From Archiveteam
Jump to navigation Jump to search
Archiveteam1.png Yahoo! found the way to destroy the most massive amount of history in the shortest amount of time with absolutely no recourse.

As of January 2009, Archive Team no longer considers Yahoo a dependable location for data.

Yahoo blog 404 new.png

This is not based on their engineering, which has shown itself to be consistent and with few outages. Rather, it appears the company is in relative free-fall with regards to which projects they will maintain and what comes under any given knife for cost-cutting measures.

When a company enters this sort of spiral with regard to one of their core businesses (hosting and providing of information services), and consistently gives little or no indication of their next move, it becomes incumbent upon the users of that service to either demand changes in policy, or find alternatives, even poor ones, and build those up.

When a company decides (or, more accurately, someone with the company decides) that a website or sub-site is no longer viable, then it's living on borrowed time. Like a store closing, or a very sick pet, it becomes a matter of how to bring things to a close. This is entirely up to the closing party, and from their behavior, we can see how they will consider doing this.

Previously, Yahoo showed some level of restraint in how they would shut down services. For example, when Yahoo! Photos, a photo sharing site, was closed in favor of the bright and shiny new property Flickr, it was announced, a special site was provided to assist users in transferring their photos to other sites, and there was an opportunity to purchase an archive CD of your content. [1]. It should be noted, however, that Yahoo! Photos was closed under much protest and duress of the userbase, who in some cases had no interest in transferring to Flickr and wished merely to maintain their own interface.

But now, Yahoo seems to have no issues with very quick shutdown, with little warning, and almost no regard for the quality of the site.

Some examples of this new behavior:

  • Yahoo is closing GeoCities down "later this year." [2] Time to start mirroring...
  • Yahoo closed Brickhouse, their in-house development and prototype department (think of it as an incubator) in December of 2008. They were swift enough to close down the building within weeks. [3]
  • In December of 2008, Yahoo began layoffs at Flickr, a site previously untouchable, including George Oates[4], who designed the interface of Flickr, and championed the site's interaction with the "Commons", including the US Library of Congress, and making Creative Commons licenses the default for Flickr's photo uploads. Oates was laid off mid-trip on a fact-finding and information trip for Yahoo, having met and advocated Flickr to a number of prominent folks. [5]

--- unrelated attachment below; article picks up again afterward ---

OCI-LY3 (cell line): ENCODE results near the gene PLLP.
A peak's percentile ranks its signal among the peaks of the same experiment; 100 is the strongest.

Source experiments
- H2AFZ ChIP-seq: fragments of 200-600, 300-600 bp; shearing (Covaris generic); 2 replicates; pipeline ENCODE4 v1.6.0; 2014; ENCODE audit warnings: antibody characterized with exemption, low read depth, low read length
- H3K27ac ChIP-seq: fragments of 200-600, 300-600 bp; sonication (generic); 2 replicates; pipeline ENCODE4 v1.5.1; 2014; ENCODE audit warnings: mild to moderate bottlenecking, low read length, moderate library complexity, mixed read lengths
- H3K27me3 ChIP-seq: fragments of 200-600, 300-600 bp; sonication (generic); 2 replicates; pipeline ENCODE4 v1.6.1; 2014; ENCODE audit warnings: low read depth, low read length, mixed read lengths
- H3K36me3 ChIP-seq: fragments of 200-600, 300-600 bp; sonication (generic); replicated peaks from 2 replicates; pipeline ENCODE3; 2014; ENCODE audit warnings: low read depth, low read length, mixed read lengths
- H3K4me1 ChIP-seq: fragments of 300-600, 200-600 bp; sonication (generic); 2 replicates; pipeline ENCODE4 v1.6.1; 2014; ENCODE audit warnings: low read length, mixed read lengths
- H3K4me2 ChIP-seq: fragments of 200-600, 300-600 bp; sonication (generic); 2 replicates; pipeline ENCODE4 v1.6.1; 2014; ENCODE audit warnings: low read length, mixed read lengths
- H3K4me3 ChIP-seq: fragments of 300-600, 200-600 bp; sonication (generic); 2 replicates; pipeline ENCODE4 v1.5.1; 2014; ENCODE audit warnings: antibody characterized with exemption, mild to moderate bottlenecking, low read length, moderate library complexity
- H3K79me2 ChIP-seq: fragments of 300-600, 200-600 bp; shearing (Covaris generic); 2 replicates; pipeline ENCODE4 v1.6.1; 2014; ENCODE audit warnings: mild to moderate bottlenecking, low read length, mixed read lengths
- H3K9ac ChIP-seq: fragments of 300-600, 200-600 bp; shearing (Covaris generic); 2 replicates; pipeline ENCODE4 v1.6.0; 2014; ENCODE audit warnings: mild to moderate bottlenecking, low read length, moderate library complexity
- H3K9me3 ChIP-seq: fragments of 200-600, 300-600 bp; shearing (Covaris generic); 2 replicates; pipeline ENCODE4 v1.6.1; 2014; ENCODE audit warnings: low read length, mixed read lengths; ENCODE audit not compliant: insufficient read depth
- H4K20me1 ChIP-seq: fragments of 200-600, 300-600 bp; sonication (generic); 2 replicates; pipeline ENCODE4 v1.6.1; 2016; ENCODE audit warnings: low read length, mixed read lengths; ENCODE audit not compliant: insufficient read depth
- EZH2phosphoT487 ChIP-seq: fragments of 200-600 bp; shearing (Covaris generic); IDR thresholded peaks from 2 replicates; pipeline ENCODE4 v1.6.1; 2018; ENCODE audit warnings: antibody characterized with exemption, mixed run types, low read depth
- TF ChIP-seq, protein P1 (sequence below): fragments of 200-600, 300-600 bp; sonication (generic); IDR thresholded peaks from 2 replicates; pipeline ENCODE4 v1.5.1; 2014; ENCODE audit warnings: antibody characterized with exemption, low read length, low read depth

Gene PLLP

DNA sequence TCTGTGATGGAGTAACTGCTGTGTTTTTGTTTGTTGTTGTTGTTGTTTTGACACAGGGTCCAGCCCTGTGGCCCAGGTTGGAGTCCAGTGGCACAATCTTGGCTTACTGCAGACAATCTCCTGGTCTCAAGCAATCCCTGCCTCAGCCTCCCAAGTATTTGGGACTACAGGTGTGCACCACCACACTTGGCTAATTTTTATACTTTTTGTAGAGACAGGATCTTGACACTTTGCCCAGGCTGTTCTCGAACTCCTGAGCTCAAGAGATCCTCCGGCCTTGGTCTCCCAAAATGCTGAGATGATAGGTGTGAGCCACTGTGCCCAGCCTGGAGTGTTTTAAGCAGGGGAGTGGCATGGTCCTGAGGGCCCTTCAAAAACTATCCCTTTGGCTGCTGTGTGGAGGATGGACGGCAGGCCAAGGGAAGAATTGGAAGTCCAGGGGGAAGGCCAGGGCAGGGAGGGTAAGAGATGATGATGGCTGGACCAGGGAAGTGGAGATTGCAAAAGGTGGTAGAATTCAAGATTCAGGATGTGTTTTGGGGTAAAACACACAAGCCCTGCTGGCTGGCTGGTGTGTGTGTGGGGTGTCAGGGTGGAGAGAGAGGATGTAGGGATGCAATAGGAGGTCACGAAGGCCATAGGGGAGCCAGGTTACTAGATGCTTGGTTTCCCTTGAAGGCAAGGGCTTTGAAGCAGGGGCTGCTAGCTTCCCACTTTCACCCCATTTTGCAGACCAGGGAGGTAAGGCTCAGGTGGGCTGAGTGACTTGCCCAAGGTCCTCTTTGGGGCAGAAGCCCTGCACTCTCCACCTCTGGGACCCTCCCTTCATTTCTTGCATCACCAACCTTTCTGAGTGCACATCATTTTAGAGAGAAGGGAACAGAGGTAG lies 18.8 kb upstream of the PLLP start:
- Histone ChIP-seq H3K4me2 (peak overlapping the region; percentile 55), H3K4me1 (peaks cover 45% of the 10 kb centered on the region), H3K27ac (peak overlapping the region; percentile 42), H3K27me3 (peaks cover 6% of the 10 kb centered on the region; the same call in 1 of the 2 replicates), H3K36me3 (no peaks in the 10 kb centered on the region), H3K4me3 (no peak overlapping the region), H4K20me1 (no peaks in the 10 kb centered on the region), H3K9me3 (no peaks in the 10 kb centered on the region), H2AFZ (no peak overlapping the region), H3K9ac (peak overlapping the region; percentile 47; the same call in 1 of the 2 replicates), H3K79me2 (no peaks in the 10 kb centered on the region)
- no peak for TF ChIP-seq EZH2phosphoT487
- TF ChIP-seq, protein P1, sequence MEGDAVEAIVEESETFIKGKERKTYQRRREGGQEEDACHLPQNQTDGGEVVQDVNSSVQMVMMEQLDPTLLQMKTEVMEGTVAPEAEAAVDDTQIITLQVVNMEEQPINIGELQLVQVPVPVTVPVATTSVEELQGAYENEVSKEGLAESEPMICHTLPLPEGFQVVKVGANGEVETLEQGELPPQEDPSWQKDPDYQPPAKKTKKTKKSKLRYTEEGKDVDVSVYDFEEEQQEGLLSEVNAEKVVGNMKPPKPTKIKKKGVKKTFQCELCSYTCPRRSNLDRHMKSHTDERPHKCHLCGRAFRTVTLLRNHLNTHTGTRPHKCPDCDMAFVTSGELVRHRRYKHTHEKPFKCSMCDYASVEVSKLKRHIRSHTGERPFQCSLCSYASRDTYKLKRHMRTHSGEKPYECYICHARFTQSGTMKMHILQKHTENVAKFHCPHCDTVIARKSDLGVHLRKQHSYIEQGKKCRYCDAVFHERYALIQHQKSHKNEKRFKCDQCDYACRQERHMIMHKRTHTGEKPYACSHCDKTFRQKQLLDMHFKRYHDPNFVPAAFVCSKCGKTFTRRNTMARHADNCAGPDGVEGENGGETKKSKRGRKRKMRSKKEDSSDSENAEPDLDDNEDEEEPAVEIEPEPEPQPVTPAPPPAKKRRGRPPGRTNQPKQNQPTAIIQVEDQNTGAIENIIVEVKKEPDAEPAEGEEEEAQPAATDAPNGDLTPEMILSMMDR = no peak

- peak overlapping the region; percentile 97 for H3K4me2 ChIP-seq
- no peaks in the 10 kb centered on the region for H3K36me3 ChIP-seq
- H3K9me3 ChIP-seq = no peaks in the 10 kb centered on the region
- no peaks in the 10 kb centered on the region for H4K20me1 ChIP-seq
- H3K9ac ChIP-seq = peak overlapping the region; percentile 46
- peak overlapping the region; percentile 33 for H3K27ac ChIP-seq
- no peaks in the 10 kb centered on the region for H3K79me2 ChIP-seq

• On or about January 27, 2009, with absolutely no notice, Yahoo Pets was shut down, all content removed from the web, and completely redirected under another Yahoo property, Shine. [6]
  • At the end of 2014, Yahoo! gave three months notice that it will kill Yahoo! Directory.[7] Now what is left?
  • In 2021, Yahoo announced the closure and deletion of Yahoo! Answers, after years of neglect. Users had few weeks to manually request a (very slow and unreliable) JSON export of their content, instead of being sent such an archive automatically in their email.

Please do not use Yahoo or Yahoo-owned sites for any non-retrievable personal data.

Non-retrievable data means that there is no export function, or way to pull your personal data off the site. You should continue to use it if you can be assured that the Yahoo function you are using will not dramatically affect your life if it disappears tomorrow. Because it might.

Yahoo Services


In 2014, we invested in our strengths - search, communications, and digital content. To do this, we’ve sunset more than 60 products and services over the past two years, allowing us to focus on the offerings that matter most to our users.—Amotz Maimon, Chief Architect[8]

The following list may be incomplete and outdated. For a more comprehensive and up-to-date list, see the Woohoo page.

And a Short Time Later....

"Can't wait to find out how you got the web cast. Whoever it is, gone!"
- Blake Irving, Yahoo! Chief Product Officer, showing his proficiency for trashing things

Follow their last deeds at


Verizon has bought Yahoo and placed it under an umbrella company called "Oath". See also Verizon Mysite, Verizon Personal Web Space.

In December 2018, Verizon has announced that it will cut over 10k employees (10 % of its workforce) and that Oath brands (AOL+Yahoo) are worthless.

In 2021, Verizon further announced that Yahoo is back as a company holding all former Verizon Media properties, including AOL, to be sold to hedge fund Apollo.[9]


  • One of the ArchiveBot commands, !yahoo, has been named after Yahoo!. This command makes the bot archive the page in a more aggressive manner to speed up the archival process. The name was insipred by Yahoo! being either lenient about or incapable of restricting such aggressive retrieval.


External Links